December 1, 2015 Misery Still Shocking 25 Years Later
Who would have thought that fame could be deadly? Stephen King, that is who. Twenty-five years ago, Misery, the movie based on the 1987 novel by the world famous Horror maestro, was released on November 30, 1990 through Castle Rock Entertainment. Directed and produced by Rob Reiner (Stand By Me 1986, When Harry Met Sally… 1989), Stephen King’s Psychological Horror stars Kathy Bates (American Horror Story TV series, Fried Green Tomatoes 1991) and James Caan (The Godfather 1972, Las Vegas TV series). Reiner got his Princess Bride (1987) crew back together for Misery, calling the novel’s author, William Goldman, to write the screenplay, and producer Andrew Scheinman to help bring this twisted Horror story to life. He also dialed up former Saturday Night Live! alum Marc Shaiman to compose the score (When Harry Met Sally… 1989, Hairspray 2007) for this Academy Award winning film.
The only reason the film even made it to the big screen was because of Rob Reiner. Stephen King was initially reluctant to sell the movie rights, afraid another one of his stories would be flubbed up on the screen. After the gentle giant directed Stand By Me, a touching, heartbreaking coming-of-age film based on King’s novella The Body, the author realized only one person was suitable for Misery, a story close to his heart, as he later admitted that Annie Wilkes was based on his own personal struggles with addiction and the hopeless, helpless, agonizing situation he was in at that stage in his life, along with the nurse Genene Jones, a woman believed to have killed as many as fifty children under her care during her two year career. According to Reiner, the original story ended with Annie killing Paul and feeding him to her pet pig, Misery, then tanning his skin to use to bind the book he wrote while in her care, retitling it to The Annie Wilkes 1st Edition. Since King survived his addiction ordeal, apparently so did Paul. The author enjoyed the film so much, especially Kathy Bates as Annie, that he later wrote Dolores Claiborne with Bates in mind for the title character. She would later be cast in the part for the film version of the novel. He even changed the script for The Stand (1994), turning the male character of Ray Flowers into the female Rae Flowers, just to give Bates the part.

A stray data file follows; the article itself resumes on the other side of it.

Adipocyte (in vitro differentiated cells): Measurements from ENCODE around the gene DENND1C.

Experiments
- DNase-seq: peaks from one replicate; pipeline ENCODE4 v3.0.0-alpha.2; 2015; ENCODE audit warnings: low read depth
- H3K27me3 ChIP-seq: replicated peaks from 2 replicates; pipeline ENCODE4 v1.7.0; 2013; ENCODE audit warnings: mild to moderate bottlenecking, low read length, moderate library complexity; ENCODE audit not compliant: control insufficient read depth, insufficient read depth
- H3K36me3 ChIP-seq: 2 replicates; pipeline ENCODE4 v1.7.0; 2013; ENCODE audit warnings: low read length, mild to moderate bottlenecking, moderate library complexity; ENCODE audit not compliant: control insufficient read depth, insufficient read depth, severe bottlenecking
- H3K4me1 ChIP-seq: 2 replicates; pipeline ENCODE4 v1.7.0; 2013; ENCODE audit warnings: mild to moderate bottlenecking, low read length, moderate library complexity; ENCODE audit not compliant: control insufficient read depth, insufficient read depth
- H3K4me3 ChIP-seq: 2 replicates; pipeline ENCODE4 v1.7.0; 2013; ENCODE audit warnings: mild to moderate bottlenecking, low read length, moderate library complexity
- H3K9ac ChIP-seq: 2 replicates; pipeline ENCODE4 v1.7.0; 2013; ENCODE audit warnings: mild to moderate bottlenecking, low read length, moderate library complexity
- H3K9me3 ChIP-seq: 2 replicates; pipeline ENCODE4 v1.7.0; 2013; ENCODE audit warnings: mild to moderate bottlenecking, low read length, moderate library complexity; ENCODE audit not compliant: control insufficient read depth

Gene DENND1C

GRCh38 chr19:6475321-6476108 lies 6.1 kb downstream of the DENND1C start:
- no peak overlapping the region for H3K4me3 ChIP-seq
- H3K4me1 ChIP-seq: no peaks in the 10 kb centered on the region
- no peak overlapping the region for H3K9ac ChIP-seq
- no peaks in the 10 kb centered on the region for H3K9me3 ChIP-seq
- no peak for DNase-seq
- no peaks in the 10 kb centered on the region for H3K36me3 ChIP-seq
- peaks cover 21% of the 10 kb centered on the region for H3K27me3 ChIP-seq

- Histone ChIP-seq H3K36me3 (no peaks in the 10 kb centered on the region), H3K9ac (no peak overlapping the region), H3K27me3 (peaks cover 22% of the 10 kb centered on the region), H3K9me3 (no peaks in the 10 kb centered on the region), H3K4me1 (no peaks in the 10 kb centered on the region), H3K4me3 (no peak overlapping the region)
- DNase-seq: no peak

Shot in Nevada, Los Angeles, and New York City, the story begins with famed novelist Paul Sheldon (Caan) getting caught in a blizzard while driving through Silver Creek, Colorado on his way home to the Big Apple. He has finally finished writing the story of his most famous character, the Jane Austen-esque Misery Chastain, and is thinking about his next, more serious novel when, distracted, he goes off the road in an accident that leaves him unconscious. When he wakes up, he finds himself in a warm bed and being cared for by his number one fan, nurse Annie Wilkes. As she nurses him through the pain of his shattered legs and dislocated shoulder, Paul thanks her by letting her read his unpublished, non-Misery Chastain manuscript. She, of course, hates it because it is not about Misery. On a trip to town, Annie buys the newest Misery novel and reads it excitedly, but once she gets to the end and realizes that Paul has killed off her beloved character, Annie flies into a rage, nearly braining Paul with a wooden table. She admits that she lied about calling the authorities about Paul’s accident and that no one actually knows where he is.